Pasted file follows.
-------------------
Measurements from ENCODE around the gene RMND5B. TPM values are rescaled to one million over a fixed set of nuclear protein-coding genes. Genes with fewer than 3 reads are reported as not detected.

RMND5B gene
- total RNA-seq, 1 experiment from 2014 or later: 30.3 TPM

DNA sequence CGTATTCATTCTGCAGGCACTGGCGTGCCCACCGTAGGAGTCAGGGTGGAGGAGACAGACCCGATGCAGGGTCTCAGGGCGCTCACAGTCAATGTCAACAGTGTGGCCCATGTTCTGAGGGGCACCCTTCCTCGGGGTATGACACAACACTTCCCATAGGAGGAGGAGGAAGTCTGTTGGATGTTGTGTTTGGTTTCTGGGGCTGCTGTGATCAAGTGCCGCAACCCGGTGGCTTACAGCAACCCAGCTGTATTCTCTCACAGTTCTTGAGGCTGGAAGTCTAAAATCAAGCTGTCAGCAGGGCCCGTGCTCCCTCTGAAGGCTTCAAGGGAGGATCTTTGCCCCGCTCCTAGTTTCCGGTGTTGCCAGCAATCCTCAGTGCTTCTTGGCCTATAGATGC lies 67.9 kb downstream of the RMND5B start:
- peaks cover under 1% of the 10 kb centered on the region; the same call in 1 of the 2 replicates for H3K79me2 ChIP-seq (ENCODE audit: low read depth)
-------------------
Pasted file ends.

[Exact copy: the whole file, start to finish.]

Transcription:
Measurements from ENCODE around the gene RMND5B. TPM values are rescaled to one million over a fixed set of nuclear protein-coding genes. Genes with fewer than 3 reads are reported as not detected.

RMND5B gene
- total RNA-seq, 1 experiment from 2014 or later: 30.3 TPM

DNA sequence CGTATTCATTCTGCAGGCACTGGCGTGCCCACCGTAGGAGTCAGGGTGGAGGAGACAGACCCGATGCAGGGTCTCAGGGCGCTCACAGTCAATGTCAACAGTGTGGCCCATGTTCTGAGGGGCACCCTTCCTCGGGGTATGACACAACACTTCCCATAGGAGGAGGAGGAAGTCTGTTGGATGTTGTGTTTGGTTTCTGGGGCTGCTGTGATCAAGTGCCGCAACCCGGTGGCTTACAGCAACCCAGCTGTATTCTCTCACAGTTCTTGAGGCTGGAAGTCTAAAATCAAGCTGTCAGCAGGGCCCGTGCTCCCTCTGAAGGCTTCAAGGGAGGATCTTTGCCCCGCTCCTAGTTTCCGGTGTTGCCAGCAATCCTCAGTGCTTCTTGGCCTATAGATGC lies 67.9 kb downstream of the RMND5B start:
- peaks cover under 1% of the 10 kb centered on the region; the same call in 1 of the 2 replicates for H3K79me2 ChIP-seq (ENCODE audit: low read depth)